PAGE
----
However, one of the bigger and definitely divisive changes The Callisto Protocol brings to the table is its melee combat. There are ranged weapons, but the scarce ammo means you will have to get your hands dirty ever so often, and it can be a frustrating experience, to say the least.
Melee combat often requires players to allow enemies to get within range, lure them into attacking, and counter after having successfully dodged their attacks. It is easy to stand still to let enemies close the gap, but the analog stick style of dodging will need some serious getting used to, especially with both sticks. It can lead to some awkward exchanges if you get frantic, and can lead to unwanted deaths if lessons go unheeded.
On the flip side, master it, and most enemies become target dummies for your melee combos, even expanding into quickfire kills with firearms further down the line. It definitely asks players to balance the risks and rewards in getting up close, but the way it is implemented could have used some more refining.
There is also a weapon upgrade system within The Callisto Protocol, making it possible for players to further enhance their favourite weapons with more ammo capacity, lesser recoil, or more awesome improvements like homing bullets and explosive rounds. Having expanded options is always a good thing when it comes to combating monsters, but there is something else that is more potent.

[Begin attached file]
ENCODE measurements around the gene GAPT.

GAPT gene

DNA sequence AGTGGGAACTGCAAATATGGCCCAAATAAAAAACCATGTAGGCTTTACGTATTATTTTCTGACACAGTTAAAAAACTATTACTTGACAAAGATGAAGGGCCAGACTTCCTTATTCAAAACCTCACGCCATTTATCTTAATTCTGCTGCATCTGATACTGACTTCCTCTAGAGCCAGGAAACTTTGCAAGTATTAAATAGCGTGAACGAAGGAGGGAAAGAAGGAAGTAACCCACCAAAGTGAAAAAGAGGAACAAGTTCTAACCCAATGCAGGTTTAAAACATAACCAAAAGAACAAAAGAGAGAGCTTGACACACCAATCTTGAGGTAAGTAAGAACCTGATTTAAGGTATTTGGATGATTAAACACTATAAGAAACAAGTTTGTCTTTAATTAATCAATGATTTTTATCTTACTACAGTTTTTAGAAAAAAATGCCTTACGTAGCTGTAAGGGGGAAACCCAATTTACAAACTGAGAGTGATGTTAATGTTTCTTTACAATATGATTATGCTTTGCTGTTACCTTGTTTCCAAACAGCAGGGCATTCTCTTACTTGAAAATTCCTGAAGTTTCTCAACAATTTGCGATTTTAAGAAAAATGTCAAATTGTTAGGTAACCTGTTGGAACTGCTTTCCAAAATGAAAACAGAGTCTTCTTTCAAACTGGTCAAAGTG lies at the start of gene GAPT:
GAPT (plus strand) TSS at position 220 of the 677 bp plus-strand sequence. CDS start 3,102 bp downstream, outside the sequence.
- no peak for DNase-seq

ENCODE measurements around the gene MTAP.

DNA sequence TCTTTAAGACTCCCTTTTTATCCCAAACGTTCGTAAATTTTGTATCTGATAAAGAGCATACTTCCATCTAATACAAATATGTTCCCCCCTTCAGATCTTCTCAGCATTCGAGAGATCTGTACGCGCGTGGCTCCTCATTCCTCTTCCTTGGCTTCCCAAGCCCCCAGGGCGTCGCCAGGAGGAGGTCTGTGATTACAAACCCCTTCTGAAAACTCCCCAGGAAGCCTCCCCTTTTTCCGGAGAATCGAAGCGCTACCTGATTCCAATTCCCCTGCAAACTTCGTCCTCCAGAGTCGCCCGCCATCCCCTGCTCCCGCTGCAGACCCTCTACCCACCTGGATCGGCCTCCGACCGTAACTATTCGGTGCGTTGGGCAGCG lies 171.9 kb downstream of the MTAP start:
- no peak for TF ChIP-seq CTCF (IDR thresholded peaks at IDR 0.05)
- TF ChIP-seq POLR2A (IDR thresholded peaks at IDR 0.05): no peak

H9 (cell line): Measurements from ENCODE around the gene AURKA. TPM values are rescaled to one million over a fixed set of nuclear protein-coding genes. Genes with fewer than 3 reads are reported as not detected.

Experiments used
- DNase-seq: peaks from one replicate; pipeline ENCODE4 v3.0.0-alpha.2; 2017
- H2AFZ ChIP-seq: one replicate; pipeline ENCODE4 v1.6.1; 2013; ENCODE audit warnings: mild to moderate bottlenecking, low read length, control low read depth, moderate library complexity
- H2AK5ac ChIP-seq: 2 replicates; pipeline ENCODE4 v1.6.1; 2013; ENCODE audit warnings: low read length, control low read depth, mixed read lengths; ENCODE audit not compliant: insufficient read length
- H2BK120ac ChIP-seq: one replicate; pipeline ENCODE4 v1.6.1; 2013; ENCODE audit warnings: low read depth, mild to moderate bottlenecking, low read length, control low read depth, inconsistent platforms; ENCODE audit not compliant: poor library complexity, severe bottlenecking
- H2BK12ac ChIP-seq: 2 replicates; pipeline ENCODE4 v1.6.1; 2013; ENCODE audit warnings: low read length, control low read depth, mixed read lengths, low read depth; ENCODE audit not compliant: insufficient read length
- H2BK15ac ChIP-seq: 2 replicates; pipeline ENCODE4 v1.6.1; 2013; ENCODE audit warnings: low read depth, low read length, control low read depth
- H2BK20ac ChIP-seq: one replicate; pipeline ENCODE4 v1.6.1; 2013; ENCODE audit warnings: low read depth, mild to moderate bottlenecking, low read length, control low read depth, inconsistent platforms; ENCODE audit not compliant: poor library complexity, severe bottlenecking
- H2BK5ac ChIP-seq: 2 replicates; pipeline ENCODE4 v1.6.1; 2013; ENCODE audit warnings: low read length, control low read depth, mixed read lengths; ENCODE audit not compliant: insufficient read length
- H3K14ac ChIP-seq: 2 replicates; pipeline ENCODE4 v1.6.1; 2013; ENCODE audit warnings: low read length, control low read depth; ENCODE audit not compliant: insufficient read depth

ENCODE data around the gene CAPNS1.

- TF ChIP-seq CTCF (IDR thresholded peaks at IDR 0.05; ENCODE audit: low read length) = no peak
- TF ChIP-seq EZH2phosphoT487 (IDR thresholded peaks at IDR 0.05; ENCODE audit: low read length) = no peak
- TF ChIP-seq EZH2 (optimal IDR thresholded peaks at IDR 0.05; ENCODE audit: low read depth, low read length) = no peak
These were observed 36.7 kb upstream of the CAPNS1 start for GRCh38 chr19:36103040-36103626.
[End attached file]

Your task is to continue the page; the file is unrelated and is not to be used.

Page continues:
Lee can count on a useful companion in the form of the GRP, a gravity-controlling gauntlet that allows for some truly gory kills as most enemies and objects can be manipulated. Encounters that used to be daunting can be made much easier when you are flinging flesh monsters into explosives and other killing equipment strewn across the room. In some ways, it is a power fantasy come to life, but in The Callisto Protocol, its introduction also causes the survival horror aspects to be dampened, even with its limits.
Thankfully, The Callisto Protocol makes it fun by introducing a healthy supply of enemies that come in all shapes and sizes. There are the typical shambling types, explosive enemies that love to come in close, and other more exotic variants to contend with. At their core, they are all delightfully disgusting, and when they start getting regenerated into more dangerous creatures should you fail to finish them off adequately, the stakes are raised higher than ever.
The same cannot be said of the smattering of boss fights that can be found in the game. Despite the increased threat, they were never too challenging in asking players to figure out the right strategy to best them, and can be too straightforward for their own good.